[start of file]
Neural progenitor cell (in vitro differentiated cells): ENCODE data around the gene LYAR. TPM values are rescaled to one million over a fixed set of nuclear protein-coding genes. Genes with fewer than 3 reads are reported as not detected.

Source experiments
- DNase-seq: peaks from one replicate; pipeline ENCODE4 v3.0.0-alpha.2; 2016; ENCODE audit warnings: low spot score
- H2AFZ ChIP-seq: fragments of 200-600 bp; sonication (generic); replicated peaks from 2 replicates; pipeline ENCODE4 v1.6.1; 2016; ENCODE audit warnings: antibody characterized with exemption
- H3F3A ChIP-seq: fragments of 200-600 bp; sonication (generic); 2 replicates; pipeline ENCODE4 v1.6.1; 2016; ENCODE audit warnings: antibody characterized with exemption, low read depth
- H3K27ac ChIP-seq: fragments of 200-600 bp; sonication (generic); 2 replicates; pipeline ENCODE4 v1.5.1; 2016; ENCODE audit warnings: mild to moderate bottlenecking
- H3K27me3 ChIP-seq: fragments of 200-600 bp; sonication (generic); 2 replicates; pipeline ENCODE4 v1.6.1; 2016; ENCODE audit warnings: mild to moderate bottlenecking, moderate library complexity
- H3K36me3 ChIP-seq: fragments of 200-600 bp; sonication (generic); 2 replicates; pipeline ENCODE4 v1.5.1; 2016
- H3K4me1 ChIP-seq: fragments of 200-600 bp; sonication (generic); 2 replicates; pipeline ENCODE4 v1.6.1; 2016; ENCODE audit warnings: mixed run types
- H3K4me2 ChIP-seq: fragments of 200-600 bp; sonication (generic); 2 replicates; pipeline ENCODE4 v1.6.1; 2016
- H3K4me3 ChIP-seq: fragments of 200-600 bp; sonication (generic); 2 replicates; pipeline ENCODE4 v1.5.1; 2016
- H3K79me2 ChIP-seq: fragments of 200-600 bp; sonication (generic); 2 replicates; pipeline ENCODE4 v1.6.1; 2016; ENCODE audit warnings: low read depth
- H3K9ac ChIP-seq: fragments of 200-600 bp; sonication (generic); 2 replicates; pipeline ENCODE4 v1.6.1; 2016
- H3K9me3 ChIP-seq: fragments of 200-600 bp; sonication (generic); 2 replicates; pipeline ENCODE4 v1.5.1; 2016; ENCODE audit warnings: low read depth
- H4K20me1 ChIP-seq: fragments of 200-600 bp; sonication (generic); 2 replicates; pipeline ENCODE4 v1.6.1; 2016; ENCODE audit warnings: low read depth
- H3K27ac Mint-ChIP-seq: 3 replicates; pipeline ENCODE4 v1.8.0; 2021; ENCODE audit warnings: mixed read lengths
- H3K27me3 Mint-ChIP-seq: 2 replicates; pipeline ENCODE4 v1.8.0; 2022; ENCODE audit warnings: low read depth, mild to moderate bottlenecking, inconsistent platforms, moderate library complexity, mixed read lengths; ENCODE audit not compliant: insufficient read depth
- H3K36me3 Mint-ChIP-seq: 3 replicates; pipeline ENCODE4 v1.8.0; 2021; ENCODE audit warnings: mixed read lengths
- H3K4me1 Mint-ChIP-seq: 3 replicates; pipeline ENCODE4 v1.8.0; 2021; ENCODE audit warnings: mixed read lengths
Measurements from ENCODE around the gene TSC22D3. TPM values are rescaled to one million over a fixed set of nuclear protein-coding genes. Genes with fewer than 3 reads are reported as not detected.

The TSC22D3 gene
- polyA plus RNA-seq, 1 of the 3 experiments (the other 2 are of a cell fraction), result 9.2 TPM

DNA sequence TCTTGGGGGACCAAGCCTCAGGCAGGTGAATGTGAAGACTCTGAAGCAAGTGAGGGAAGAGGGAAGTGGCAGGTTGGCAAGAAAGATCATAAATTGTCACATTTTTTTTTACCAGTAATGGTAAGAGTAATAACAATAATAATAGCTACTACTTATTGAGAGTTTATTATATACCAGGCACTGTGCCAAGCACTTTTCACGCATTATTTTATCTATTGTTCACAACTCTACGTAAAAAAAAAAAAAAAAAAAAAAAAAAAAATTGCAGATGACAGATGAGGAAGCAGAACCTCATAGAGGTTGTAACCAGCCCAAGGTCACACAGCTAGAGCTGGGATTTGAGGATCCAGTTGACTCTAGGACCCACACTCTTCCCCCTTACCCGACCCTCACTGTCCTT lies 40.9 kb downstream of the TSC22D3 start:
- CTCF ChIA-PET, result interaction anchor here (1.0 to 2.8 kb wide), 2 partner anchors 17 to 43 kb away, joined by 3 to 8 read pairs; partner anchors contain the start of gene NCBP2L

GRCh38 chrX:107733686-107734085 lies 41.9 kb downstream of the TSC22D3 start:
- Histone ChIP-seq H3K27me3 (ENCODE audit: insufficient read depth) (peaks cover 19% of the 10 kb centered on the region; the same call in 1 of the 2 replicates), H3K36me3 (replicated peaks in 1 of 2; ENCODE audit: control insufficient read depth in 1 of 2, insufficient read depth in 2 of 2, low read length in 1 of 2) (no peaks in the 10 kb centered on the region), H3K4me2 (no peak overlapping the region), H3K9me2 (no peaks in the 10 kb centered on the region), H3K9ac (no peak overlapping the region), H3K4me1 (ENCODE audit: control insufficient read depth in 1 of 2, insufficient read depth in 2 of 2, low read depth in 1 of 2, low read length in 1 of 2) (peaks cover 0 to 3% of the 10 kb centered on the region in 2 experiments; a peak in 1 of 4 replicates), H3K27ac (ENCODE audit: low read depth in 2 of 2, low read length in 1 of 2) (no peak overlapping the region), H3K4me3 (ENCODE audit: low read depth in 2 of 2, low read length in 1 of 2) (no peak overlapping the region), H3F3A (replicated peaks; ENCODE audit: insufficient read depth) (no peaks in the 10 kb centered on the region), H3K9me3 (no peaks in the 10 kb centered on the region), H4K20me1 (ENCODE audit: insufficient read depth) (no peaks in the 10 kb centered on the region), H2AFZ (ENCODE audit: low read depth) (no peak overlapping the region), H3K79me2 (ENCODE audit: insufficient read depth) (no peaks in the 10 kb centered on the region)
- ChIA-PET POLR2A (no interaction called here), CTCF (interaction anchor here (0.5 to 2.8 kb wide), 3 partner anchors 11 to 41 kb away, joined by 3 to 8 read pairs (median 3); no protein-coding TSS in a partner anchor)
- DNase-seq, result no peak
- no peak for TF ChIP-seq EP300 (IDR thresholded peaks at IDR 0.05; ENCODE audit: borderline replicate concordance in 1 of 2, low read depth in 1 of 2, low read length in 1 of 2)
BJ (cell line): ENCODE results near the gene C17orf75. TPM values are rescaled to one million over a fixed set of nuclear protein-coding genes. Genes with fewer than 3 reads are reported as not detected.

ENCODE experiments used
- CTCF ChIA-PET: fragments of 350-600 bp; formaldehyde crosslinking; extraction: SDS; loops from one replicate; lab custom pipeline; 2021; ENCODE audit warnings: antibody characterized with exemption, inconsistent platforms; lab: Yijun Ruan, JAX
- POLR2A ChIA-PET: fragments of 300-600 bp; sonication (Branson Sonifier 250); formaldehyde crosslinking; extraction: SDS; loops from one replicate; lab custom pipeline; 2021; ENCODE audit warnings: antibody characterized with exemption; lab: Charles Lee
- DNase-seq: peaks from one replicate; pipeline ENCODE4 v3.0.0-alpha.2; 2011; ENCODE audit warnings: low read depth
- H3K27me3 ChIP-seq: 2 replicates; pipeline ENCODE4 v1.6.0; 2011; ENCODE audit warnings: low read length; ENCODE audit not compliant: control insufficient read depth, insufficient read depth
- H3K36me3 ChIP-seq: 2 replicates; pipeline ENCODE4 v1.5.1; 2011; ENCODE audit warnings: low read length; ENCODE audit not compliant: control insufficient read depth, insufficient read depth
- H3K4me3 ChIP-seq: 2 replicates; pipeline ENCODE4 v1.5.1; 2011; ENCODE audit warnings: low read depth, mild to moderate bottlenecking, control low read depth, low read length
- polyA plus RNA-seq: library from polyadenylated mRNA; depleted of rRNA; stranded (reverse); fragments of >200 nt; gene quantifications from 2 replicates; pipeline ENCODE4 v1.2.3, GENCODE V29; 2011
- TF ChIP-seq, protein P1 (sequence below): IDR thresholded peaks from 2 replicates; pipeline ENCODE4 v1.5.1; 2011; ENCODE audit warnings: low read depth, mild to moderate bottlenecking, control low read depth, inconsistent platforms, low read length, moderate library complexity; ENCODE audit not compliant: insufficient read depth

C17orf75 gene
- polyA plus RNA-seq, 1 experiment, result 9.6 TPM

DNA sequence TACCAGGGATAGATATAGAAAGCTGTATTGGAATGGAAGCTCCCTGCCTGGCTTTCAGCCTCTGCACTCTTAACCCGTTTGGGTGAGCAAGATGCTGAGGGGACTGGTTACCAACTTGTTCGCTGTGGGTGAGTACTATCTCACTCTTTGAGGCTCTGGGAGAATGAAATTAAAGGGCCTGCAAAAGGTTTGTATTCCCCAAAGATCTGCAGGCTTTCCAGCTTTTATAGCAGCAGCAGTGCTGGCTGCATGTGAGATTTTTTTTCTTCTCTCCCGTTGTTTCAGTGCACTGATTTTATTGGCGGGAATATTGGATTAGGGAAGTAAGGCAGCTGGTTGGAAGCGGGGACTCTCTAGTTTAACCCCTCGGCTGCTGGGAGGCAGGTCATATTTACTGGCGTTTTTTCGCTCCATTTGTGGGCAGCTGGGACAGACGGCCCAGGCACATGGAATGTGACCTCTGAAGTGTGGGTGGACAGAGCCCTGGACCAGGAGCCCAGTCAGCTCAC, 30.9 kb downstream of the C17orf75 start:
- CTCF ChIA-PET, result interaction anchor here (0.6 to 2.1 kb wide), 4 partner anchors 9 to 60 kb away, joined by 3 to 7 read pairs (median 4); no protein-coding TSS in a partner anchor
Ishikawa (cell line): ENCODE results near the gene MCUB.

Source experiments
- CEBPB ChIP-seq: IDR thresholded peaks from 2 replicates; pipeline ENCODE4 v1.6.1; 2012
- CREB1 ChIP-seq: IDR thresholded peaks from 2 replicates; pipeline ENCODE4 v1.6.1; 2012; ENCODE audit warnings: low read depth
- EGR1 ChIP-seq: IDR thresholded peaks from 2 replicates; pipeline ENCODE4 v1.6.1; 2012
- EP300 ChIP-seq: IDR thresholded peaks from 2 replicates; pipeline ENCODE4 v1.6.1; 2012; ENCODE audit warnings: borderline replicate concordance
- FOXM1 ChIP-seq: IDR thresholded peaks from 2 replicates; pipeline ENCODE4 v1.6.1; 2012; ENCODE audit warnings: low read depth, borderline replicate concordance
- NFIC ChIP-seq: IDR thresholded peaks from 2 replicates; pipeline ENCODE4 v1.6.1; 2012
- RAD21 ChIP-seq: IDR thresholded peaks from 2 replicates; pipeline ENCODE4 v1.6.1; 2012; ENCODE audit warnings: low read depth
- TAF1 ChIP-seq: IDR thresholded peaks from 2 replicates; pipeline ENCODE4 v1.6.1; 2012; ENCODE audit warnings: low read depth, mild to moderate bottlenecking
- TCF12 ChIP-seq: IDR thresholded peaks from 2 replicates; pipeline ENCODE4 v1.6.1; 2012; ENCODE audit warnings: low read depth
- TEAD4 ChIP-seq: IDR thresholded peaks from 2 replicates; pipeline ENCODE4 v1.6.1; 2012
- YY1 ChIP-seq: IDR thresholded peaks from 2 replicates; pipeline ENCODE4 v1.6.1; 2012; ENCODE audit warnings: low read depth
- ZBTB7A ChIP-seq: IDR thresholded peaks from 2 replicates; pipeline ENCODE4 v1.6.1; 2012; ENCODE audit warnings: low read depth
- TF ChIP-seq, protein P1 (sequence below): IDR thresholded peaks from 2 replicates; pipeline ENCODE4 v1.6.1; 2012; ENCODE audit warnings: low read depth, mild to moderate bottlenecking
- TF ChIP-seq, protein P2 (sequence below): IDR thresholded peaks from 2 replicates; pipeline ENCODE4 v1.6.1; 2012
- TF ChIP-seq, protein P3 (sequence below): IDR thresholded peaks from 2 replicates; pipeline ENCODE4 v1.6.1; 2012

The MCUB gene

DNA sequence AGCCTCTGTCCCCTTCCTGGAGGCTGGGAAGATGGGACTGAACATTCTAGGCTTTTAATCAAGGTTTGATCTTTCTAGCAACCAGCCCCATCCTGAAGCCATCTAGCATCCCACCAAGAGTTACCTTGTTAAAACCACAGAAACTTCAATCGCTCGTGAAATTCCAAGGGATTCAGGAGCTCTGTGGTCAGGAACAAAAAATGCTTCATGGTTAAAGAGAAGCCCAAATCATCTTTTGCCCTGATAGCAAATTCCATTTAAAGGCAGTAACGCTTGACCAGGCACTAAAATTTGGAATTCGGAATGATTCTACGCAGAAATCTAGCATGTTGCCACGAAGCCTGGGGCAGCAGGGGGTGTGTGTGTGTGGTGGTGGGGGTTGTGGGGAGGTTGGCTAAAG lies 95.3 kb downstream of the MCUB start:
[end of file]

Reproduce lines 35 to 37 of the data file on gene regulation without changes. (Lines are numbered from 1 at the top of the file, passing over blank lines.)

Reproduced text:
- H3K27me3 ChIP-seq: 2 replicates; pipeline ENCODE4 v1.6.0; 2011; ENCODE audit warnings: low read length; ENCODE audit not compliant: control insufficient read depth, insufficient read depth
- H3K36me3 ChIP-seq: 2 replicates; pipeline ENCODE4 v1.5.1; 2011; ENCODE audit warnings: low read length; ENCODE audit not compliant: control insufficient read depth, insufficient read depth
- H3K4me3 ChIP-seq: 2 replicates; pipeline ENCODE4 v1.5.1; 2011; ENCODE audit warnings: low read depth, mild to moderate bottlenecking, control low read depth, low read length